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GPs go forth

Time to scrap CSA exams

Dr Kamal Sidhu

It seems to be an annual ritual that we make a bit of fuss for just a week or so around why more BME doctors struggle with MRCGP exams, and then the issue is largely forgotten again.

This year, the unabated disparity between the pass rates of BME candidates and those of white candidates has been brought to focus by the threat from the British Association of Physicians of Indian Origin (BAPIO) to launch another judicial review. Meanwhile, the trainees continue to suffer and the differential attainment continues to be explained by officials under the garb of ’complex issues’.

It is not only those who fail who suffer. Most trainees, including those subsets who have high success rates, understandably spend a disproportionate amount of time worrying about passing. The exams are too expensive, with the costs running into thousands of pounds, which places immense strain on trainees and their families.

We continue to haemorrhage GP trainees at a time when the profession is on its knees due to lack of staff. There is untold hidden damage of discouraging doctors from taking the exam - who would have otherwise chosen or switched to general practice. It also continues to be a slap in the face of any aspiration of a fairer society amidst largely superficial talk about equality and diversity.

The RCGP has consistently failed to address the fact that BME people who are born in the UK and trained in this system continue to perform poorly. When alternative formats to MRCGP have been suggested in the past, it has been argued that this would be a compromise to patient safety, when there is no evidence that the new format has resulted in safer or better doctors, especially when we have thousands of our colleagues who qualified before this format was introduced and continue to provide excellent care.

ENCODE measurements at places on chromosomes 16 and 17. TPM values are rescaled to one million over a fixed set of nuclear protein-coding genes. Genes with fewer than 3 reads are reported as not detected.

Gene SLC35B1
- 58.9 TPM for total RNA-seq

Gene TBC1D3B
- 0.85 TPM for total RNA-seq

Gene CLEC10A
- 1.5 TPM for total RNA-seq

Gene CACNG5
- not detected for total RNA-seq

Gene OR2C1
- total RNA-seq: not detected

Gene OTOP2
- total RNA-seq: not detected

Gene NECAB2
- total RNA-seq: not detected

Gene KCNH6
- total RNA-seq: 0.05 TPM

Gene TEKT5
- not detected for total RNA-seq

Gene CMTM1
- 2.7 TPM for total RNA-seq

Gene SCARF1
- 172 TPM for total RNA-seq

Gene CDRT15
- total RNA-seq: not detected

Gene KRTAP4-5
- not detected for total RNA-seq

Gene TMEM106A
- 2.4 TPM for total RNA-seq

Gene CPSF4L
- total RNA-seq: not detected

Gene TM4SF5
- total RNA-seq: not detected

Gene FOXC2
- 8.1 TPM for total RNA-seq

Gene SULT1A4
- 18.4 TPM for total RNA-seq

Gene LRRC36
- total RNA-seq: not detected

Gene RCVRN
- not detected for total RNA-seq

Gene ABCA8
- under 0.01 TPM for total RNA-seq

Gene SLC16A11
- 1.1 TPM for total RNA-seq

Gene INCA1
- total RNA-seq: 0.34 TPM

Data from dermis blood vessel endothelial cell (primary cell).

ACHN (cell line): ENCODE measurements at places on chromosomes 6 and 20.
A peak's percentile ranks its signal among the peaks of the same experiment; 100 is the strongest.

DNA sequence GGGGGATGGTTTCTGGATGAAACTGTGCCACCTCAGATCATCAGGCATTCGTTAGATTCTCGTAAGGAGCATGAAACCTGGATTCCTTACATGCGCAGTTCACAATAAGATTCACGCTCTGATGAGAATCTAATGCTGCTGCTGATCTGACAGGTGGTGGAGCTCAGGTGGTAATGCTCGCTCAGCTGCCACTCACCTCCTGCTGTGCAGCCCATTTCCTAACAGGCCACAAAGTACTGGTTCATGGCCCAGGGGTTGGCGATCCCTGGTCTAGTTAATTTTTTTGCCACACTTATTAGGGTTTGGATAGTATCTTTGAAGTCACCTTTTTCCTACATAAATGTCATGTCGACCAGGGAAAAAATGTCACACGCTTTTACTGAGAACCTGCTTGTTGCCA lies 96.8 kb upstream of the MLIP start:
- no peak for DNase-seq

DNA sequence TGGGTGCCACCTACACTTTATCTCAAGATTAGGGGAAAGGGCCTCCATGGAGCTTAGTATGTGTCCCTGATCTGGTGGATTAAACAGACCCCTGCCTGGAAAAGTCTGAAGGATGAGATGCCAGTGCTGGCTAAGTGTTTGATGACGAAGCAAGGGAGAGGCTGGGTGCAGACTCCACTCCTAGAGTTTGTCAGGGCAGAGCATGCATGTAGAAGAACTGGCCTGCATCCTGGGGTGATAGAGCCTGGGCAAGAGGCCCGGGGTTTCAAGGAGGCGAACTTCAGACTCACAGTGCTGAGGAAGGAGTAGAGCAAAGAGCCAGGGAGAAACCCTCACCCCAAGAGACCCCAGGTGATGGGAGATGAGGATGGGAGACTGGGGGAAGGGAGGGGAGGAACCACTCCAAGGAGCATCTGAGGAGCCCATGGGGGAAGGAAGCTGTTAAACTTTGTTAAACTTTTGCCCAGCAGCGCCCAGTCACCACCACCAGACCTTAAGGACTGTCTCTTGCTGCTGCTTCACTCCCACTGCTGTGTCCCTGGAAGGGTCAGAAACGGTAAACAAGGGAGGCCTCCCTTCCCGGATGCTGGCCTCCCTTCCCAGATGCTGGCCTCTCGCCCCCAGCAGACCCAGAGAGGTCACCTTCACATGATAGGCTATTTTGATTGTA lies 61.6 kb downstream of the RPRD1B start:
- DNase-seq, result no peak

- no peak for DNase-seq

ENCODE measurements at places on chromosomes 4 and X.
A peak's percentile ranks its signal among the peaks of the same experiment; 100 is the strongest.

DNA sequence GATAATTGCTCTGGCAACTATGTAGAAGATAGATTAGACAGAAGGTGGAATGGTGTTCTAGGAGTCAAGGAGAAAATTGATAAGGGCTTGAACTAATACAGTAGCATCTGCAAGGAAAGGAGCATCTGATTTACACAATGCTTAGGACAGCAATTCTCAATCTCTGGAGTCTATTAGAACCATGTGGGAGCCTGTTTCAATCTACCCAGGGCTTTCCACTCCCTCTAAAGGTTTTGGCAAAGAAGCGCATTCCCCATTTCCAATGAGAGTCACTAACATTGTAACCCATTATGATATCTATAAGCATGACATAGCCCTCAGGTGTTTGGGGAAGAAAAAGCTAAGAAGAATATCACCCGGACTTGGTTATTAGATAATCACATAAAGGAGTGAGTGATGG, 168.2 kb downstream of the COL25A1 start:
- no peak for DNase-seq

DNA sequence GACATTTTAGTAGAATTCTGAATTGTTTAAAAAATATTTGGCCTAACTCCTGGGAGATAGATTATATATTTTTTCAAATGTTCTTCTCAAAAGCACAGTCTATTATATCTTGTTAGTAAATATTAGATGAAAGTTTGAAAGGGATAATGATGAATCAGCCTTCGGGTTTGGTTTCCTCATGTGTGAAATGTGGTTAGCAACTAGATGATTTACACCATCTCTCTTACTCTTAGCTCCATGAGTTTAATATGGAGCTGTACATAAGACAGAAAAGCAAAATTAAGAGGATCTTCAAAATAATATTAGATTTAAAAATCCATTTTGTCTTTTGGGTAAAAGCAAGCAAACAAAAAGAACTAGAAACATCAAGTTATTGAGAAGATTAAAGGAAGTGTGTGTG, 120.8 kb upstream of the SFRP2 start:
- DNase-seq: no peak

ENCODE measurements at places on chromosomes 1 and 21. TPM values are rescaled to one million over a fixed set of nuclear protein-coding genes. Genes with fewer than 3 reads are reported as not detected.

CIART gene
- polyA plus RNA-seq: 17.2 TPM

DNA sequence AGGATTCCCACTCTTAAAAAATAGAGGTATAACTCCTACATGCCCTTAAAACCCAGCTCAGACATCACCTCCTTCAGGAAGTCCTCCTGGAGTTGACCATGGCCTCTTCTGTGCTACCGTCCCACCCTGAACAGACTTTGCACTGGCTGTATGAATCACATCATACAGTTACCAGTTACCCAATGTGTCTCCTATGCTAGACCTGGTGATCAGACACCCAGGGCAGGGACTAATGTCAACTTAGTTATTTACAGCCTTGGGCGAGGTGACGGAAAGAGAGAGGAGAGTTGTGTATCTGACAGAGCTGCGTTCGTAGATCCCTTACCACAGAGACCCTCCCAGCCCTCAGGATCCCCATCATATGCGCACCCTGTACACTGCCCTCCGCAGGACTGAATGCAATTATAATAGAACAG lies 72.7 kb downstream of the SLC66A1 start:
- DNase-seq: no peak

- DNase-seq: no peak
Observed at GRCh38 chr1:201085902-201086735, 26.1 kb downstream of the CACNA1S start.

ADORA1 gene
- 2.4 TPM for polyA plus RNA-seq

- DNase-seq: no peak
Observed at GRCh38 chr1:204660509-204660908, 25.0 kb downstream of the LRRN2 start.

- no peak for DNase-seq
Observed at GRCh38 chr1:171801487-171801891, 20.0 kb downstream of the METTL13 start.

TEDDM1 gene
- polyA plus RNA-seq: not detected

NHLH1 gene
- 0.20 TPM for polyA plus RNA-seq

Those at the helm of the RCGP appear happy to accept a lack of GPs, and surgeries and out-of-hours services collapsing. Little has been achieved since the BAPIO brought court action against the RCGP, although the judge clearly said that something needs to be done.

Let's hope it doesn't take another prolonged judicial battle for some concrete action


On the contrary, the gap in exam pass rates has only widened. It is simply baffling and disgraceful that our future BME generations will have a higher failure rate under the existing system, despite being born and educated in this system.  

Calls to look at alternative exam formats have gone unheeded, but it really is a serious crisis that directly affects patient safety. The BMA has made some noise about this, but despite so many being directly affected by the issue, the bonhomie continues.

Any GP trainer can tell you about what is wrong with the current format. Aspirational topics with little relevance to real general practice, such as complex statistical questions focused on memorising guidelines and an overemphasis on communication skills.

The solution is not difficult. It is time to scrap the existing format. Even the former chair of the college, who had termed the issue as ‘noise in Pulse and on Twitter’, has called for the Clinical Skills Assessment to be scrapped. We need to rely more on real-time feedback, trainer assessments and options such as simulated or video surgery-based assessments.

The bar at which MRCGP exams are set isn’t reflective of the day-to-day routine of general practice. To make matters worse, general practice is the only speciality where we have a final exam. Unlike in other specialities, GPs can't practise unless they pass this.